"The birth of the Saviour was as natural as are the births of our children; it was the result of natural action. He partook of flesh and blood--was begotten of his Father, as we were of our fathers." (Journal of Discourses 8:115)
See main page: Conception of Jesus

[edit] Marriage of Jesus

Many LDS leaders have taught, as most Mormons still believe today (though not all), that Jesus was married while on earth to at least one wife.

"[T]he great Messiah who was the founder of the Christian religion, was a Polygamist ... God the Father had a plurality of wives ... The Son followed the example of his Father ... both God the Father and our Lord Jesus Christ inherit their wives in eternity as well as in time." (Orson Pratt, The Seer, p. 172)
"While it is correct that several early Church leaders, primarily in the mid-Nineteenth Century, agreed with various non-Mormon Bible scholars that Jesus Christ was married, that belief has never been accepted as official Church doctrine." -Stephen R. Gibson (Mormon) [4]
See main page: Marital status of Jesus

[edit] Book of Mormon archaeology

Most Mormon apologists and many laymen, in response to DNA research, BoM demographics, and the Native American traditions (which do not correlate with the Book of Mormon), hold to a "limited" geographical model.

"[O]nce you say there were other people here, you say: OK, where were the Nephites, and how many more people were here. We have all kinds of other DNA signatures to worry about all of a sudden. It may be that we never find any Hebrew DNA (whatever that looks like) in the New World. ... But if we do find some, that's fine; if we don't find some, that's fine too. There's no way that negative evidence on that hurts the Book of Mormon whatsoever once you believe in a limited geography. If you believe in a global geography, you're basically done, toasted, game over." -John Clark (Professor of Anthropology and Director of the New World Archeological Foundation, BYU) [5]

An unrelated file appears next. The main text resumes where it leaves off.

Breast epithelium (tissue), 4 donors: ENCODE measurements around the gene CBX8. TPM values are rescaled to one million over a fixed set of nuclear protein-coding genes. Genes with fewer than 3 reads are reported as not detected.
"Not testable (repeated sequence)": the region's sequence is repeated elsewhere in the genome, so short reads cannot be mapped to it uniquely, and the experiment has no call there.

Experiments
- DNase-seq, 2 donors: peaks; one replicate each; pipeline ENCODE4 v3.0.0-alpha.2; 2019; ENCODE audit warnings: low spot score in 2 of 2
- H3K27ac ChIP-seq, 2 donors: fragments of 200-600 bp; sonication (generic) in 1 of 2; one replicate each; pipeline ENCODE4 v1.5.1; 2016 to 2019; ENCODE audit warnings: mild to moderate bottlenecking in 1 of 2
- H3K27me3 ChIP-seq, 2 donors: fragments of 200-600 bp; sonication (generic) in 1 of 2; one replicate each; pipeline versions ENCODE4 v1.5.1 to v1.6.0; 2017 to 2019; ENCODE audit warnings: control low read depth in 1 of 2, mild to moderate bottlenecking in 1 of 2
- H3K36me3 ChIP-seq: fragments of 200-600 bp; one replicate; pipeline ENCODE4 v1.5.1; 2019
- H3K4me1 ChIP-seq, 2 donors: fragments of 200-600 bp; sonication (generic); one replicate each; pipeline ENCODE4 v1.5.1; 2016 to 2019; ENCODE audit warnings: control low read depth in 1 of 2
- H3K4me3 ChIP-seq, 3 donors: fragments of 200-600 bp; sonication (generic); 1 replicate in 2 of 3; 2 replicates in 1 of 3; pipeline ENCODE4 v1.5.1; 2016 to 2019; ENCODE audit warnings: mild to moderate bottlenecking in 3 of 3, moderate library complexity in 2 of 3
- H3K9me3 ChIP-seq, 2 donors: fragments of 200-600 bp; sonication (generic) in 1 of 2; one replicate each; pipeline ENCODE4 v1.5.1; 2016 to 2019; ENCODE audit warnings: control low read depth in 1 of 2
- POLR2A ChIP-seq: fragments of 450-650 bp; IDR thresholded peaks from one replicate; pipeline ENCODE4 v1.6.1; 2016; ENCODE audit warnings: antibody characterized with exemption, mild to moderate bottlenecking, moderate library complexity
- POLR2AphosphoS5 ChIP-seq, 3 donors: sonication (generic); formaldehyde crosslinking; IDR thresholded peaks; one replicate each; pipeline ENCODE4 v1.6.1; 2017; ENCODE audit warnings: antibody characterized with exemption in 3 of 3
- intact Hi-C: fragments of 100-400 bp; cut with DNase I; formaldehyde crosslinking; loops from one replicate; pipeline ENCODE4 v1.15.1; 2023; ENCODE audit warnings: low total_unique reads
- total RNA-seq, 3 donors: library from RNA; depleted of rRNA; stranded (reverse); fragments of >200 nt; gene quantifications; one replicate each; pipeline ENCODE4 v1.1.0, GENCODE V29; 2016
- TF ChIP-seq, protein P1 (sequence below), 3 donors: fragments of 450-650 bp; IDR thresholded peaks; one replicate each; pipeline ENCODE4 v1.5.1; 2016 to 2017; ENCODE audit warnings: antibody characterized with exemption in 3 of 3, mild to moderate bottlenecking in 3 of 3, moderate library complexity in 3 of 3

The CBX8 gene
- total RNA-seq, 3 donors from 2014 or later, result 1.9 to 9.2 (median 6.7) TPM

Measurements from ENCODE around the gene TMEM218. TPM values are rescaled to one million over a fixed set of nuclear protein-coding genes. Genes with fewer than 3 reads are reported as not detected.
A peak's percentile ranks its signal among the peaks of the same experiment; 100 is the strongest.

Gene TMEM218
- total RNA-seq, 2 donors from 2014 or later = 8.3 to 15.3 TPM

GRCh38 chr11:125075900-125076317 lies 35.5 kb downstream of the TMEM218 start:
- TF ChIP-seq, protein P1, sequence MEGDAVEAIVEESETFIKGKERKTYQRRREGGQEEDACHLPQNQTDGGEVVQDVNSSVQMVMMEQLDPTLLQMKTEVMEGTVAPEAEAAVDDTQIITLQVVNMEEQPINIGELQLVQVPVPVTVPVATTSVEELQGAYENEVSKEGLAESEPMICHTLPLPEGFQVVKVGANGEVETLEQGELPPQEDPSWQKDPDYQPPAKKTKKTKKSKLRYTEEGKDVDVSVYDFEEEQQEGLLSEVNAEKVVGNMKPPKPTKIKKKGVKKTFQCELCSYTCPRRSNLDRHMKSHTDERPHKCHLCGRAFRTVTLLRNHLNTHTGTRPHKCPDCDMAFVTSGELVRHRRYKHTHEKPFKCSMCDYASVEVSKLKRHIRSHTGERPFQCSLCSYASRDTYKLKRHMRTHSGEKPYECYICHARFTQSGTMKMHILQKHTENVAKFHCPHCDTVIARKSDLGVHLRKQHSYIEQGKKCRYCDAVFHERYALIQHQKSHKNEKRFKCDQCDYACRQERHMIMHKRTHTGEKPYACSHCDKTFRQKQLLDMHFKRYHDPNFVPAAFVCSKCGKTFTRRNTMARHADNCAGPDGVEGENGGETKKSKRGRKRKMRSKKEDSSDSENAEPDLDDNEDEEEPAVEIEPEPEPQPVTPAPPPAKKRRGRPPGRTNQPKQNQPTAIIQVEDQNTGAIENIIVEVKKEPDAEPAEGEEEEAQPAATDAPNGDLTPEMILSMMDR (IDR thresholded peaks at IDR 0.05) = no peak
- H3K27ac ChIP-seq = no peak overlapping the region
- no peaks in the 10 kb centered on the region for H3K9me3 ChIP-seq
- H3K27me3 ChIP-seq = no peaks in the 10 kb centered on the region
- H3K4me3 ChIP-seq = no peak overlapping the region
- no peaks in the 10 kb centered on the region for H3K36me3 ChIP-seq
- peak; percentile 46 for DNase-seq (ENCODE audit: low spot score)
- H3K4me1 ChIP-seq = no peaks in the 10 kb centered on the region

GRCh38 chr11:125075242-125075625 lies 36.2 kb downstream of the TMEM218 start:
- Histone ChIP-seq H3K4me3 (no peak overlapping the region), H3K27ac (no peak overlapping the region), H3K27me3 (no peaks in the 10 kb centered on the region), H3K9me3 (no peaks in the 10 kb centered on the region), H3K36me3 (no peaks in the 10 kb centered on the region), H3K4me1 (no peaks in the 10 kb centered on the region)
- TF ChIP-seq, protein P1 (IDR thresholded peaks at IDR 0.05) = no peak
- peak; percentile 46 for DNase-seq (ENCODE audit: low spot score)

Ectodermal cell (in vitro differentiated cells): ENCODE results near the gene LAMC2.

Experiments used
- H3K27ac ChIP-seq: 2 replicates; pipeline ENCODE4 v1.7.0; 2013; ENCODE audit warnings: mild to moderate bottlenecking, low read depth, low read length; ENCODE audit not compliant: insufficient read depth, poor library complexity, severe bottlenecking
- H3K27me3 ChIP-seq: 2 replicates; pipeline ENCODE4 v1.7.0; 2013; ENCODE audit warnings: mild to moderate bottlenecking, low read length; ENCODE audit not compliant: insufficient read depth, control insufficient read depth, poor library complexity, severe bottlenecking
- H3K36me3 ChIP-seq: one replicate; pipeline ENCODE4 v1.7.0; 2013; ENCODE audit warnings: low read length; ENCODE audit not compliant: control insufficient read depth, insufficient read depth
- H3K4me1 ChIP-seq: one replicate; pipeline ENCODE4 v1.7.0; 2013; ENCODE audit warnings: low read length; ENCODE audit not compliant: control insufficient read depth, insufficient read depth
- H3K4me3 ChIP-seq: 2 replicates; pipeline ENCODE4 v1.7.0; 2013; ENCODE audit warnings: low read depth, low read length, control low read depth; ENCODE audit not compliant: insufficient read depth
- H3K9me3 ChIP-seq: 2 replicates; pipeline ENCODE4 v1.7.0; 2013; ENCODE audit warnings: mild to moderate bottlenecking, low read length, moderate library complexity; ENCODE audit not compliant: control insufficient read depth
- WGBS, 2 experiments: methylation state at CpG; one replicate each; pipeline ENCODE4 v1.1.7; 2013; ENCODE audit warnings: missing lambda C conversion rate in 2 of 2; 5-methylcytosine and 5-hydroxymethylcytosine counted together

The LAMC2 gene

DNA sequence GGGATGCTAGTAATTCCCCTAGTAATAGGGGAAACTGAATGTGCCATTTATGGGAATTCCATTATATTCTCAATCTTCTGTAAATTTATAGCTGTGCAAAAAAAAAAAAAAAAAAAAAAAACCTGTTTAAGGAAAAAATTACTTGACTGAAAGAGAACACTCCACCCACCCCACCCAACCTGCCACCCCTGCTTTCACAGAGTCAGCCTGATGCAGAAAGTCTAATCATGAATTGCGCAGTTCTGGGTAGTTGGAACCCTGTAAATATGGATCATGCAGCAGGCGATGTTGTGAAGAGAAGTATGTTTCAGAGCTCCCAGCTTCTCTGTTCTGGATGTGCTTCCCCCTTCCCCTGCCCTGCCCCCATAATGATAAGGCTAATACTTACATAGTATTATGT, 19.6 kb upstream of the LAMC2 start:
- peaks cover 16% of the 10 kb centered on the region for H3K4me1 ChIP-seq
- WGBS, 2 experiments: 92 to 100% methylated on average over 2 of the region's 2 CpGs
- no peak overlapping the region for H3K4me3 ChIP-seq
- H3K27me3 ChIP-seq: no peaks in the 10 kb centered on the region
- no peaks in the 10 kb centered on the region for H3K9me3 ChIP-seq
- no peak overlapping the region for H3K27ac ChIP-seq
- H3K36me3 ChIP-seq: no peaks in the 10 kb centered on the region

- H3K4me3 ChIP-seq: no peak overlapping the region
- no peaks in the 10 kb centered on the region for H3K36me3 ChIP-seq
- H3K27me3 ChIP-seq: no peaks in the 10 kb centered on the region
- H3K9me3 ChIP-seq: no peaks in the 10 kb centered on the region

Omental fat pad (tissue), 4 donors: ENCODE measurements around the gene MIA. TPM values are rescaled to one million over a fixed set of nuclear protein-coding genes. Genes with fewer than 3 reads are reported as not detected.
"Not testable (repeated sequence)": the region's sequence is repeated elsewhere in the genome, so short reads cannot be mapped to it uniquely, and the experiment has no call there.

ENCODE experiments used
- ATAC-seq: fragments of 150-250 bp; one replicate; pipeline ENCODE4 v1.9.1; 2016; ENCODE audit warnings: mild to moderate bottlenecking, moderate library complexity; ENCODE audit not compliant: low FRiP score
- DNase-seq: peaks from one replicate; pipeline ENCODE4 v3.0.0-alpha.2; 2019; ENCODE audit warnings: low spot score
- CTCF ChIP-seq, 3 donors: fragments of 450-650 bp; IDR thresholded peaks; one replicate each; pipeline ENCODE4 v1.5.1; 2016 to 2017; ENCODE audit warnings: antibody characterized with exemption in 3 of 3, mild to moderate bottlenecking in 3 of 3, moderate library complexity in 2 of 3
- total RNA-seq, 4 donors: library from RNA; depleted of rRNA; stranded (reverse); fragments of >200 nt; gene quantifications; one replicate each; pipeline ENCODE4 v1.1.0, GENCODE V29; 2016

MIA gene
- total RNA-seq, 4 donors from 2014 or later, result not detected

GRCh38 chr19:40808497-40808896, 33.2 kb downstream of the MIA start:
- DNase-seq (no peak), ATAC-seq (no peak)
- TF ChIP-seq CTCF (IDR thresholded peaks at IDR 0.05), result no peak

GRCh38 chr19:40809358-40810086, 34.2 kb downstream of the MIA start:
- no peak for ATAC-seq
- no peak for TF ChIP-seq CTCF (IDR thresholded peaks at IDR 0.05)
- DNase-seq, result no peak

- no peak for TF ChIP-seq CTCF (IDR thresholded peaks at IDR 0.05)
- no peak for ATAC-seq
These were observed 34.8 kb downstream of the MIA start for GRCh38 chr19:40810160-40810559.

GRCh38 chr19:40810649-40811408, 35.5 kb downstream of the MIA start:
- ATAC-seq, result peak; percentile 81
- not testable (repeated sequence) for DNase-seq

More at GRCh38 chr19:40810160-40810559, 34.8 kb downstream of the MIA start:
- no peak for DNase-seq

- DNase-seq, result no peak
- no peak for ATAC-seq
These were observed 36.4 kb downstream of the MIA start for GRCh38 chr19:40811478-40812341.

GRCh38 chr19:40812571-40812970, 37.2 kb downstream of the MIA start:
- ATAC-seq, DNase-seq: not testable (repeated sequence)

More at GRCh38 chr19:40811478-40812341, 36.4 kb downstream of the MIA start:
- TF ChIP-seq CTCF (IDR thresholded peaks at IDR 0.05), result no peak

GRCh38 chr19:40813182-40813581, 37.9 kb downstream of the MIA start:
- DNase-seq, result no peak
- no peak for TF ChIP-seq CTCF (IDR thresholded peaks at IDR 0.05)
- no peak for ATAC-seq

Others hold to the traditional achaeological model of the Book of Mormon. This is either held as a traditional belief, or in appeal to the Mormon organization's historic, consistent stance (from the beginning for over 100 years) on the Native Americans as Lamanites. Also of interest to those who hold this position is an incident where a group with Smith came upon bones, which Smith prophectically declared to belong to a white Lamanite named Zelph who had fought a great battle for the Nephites. [6] [7]

See main page: Book of Mormon

[edit] Jehovah/Elohim

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[edit] Sinlessness of Jesus

"But while he was tabernacling in the flesh, he was more or less contaminated with fallen nature. While he was here, in a body that his mother Mary bore him, he was more or less connected with and influenced by this nature that we have received. According to the flesh, he was the seed of Adam and Eve, and suffered the weaknesses and temptations of his fellow mortals" (Brigham Young, Journal of Discourses 6:95-96).

[edit] Perfection in this life

Some LDS leaders have taught that moral perfection was possible in this life (cf. 'Miracle of Forgiveness', by Spencer W. Kimball), while the more modern, neo-orthodox attitude is that it is impossible.

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[edit] Progression between kingdoms

Although Mormon authority figures have clearly rejected the idea that persons may progress upward from one heavenly kingdom to another, many Mormons still hold to this.

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[edit] See also